SEC weighs in on the Jobs Act

SEC weighs in on the Jobs Act

The JOBS Act (Jumpstart Our Business Startups) is now being looked at by the S.E.C. in the SEC's public comments on SEC regulatory initiatives under the JOBS Act, they stated:

“The Jumpstart Our Business Startups Act includes provisions that require the SEC to undertake various initiatives, including rulemaking and studies touching on capital formation, disclosure and registration requirements.

Members of the public interested in making their views known on these matters, even before official comment periods may be opened, are invited to submit those views via the links below.

The Commission will post all submissions on this page of the Commission's Internet Web site. All submissions received will be posted without change; we do not edit personal identifying information from submissions. You should only make submissions that you wish to make available publicly.

Members of the public who wish to submit official comments on particular rulemaking proposals should submit comments during the official comment period through the Commission's website as described in the notice of the proposal published in the Federal Register."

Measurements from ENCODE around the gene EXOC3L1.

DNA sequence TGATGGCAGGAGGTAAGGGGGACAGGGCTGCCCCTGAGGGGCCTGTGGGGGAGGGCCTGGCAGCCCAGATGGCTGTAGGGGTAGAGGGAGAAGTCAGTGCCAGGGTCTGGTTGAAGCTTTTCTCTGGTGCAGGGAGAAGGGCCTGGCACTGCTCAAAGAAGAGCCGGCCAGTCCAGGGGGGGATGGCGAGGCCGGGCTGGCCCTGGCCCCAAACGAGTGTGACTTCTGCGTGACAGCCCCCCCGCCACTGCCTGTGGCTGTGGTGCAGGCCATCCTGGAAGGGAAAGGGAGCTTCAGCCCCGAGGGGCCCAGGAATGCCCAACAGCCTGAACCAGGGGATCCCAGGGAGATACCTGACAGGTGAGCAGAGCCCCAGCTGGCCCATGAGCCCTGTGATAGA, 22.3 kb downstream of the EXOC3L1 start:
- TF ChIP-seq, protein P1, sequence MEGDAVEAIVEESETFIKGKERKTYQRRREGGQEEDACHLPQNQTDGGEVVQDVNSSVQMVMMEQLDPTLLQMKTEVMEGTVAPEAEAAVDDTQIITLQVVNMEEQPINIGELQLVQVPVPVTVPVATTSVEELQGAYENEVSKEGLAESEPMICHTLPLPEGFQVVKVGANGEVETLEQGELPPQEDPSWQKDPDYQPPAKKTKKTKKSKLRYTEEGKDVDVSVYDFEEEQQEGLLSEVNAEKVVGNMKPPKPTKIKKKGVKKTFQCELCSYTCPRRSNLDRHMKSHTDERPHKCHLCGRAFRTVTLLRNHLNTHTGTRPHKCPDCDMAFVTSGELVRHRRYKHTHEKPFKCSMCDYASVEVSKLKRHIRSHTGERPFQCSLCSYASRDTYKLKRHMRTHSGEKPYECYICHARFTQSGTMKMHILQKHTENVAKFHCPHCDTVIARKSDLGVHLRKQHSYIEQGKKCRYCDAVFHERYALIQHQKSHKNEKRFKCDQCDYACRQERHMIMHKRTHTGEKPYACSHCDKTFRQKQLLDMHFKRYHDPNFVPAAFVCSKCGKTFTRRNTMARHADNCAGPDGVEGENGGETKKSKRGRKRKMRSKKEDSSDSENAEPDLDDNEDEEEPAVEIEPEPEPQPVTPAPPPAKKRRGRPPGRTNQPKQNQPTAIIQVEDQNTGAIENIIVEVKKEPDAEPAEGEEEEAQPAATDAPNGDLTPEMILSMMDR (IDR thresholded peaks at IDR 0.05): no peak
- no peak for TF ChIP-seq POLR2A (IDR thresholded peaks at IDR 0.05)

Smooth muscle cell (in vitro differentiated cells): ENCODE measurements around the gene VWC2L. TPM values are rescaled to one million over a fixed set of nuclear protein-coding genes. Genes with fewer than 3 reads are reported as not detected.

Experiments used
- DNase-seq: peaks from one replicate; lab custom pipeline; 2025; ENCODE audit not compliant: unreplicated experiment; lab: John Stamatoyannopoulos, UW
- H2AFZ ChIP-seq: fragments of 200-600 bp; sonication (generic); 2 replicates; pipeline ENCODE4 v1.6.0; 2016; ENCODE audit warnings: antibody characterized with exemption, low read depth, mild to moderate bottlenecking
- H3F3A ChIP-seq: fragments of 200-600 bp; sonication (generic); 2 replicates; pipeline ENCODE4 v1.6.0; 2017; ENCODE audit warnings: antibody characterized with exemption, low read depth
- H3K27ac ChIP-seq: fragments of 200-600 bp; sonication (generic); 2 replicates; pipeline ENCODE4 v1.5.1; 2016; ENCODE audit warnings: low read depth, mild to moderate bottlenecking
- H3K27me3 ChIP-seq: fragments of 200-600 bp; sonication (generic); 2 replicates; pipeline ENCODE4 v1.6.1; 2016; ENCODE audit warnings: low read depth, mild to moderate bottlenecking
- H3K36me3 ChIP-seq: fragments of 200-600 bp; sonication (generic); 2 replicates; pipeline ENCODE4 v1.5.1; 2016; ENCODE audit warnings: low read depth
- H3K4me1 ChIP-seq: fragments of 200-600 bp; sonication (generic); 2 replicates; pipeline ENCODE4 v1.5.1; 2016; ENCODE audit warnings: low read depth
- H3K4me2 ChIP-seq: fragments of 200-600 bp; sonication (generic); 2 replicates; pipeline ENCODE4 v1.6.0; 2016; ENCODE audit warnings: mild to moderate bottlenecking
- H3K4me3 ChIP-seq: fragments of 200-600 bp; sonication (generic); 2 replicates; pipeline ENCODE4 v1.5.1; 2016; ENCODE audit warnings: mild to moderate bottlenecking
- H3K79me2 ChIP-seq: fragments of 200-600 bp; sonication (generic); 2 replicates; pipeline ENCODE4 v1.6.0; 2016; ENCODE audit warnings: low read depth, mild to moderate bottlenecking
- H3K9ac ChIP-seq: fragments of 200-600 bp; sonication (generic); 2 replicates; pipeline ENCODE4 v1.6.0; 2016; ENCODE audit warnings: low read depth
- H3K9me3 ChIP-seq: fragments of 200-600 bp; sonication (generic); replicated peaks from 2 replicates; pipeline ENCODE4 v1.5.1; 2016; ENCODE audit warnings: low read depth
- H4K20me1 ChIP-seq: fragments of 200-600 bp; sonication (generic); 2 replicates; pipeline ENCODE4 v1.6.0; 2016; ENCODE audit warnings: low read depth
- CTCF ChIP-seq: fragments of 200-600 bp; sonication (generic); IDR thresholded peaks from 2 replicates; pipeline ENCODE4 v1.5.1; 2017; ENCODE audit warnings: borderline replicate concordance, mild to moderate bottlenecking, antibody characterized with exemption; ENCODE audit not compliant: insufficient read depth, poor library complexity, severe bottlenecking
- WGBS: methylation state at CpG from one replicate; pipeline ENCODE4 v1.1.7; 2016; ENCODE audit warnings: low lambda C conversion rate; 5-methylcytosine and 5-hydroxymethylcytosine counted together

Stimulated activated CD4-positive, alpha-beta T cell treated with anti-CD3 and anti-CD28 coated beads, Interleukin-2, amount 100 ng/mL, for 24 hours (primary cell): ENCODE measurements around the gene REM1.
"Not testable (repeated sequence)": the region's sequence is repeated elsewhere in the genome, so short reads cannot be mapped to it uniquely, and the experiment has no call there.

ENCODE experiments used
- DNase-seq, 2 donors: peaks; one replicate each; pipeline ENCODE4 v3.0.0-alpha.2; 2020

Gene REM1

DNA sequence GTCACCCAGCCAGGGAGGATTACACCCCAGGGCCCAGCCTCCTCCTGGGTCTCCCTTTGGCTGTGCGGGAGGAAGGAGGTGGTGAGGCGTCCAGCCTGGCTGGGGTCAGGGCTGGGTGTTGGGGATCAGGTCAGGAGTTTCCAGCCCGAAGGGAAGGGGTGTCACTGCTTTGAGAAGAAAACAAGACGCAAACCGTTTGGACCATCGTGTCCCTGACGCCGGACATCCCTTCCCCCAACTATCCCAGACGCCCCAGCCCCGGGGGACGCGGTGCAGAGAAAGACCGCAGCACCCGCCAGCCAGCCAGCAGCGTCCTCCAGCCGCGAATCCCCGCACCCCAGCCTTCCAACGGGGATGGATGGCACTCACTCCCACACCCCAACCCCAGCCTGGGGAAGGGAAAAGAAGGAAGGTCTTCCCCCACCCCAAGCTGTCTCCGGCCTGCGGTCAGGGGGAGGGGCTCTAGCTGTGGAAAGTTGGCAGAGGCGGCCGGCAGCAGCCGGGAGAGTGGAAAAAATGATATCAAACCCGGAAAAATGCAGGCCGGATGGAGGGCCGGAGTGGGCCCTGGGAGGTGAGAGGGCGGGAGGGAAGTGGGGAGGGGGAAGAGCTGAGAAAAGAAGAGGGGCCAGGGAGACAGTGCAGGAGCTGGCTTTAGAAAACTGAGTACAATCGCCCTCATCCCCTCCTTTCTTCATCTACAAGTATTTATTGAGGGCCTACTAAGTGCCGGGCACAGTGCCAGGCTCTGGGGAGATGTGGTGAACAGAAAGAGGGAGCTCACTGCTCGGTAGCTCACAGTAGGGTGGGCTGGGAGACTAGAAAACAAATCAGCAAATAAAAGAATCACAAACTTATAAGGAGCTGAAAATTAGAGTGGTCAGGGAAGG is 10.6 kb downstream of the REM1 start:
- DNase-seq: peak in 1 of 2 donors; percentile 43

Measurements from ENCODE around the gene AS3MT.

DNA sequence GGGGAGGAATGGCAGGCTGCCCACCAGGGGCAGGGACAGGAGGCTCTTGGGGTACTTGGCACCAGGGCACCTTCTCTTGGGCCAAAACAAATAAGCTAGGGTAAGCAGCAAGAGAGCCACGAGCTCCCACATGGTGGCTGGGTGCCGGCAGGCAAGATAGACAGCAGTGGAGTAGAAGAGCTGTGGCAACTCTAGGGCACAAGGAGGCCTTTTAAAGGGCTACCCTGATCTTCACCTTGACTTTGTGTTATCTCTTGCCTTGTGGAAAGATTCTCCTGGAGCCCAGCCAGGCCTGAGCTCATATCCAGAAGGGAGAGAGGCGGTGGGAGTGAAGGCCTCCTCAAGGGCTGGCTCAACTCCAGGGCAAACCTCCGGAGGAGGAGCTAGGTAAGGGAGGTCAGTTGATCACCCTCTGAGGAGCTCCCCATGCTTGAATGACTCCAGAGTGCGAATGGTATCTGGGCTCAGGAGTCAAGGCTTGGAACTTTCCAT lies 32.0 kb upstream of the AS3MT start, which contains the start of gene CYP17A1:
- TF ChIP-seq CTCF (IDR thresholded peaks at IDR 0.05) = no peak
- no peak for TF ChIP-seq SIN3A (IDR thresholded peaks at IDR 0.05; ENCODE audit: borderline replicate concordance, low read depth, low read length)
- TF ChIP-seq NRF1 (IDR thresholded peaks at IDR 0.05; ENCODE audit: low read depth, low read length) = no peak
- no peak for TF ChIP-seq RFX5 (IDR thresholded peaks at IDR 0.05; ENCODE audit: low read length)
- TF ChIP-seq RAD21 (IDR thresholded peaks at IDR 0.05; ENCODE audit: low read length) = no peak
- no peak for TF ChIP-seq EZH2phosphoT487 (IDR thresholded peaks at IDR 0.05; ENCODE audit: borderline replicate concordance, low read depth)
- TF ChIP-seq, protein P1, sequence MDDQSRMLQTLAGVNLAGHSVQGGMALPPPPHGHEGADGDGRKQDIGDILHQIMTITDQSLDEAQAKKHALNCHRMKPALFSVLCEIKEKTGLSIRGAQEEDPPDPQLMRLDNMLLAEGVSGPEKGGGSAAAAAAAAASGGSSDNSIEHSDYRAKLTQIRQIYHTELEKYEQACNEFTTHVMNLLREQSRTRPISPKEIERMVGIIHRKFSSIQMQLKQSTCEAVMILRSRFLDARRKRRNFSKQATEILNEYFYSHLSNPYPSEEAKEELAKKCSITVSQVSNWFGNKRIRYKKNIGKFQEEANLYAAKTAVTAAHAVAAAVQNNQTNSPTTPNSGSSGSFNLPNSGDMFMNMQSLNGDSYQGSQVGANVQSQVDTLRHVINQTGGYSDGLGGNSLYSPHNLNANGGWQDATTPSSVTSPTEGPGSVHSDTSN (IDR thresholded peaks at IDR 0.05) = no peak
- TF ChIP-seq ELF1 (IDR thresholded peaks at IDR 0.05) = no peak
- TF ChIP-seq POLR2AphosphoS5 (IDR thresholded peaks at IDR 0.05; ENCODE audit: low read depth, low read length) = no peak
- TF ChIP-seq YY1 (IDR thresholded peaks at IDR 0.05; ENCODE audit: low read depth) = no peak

The New York Times reported last week:

"The JOBS Act further softens a rule restricting communication among bankers, companies, investors and analysts. The law, for instance, will bankers and analysts to meet together with an emerging growth company’s executives.

The JOBS Act also exempts small companies from various public disclosure requirements, while blessing a new form of financing to start-up companies known as crowdfunding that allows companies to go online to raise up to $1 million by pooling mass solicitations.

The law irked regulators, who argue that lighter regulations will expose investors to harm. Mary Schapiro, chairwoman of the S.E.C., warned last month that the law would “weaken investor protection.” She added that “we should not walk backwards here.”

It is unclear how regulators will respond to the JOBS Act now that it is law. The S.E.C. is unlikely to change any of its rules related to research analysts.

However, the agency will have to approve rule changes adopted by the Financial Industry Regulatory Authority, Wall Street’s self-regulator, which is likely to relax some of it policies to comply with the JOBS Act. The S.E.C. also will finalize some more minor rules, draft a study on capital formation and create a new process for smaller companies to file confidential disclosure forms.

None of the regulators has set a timetable for finalizing any changes."

We will continue to follow the regulatory changes with our partner company, Etico Capital.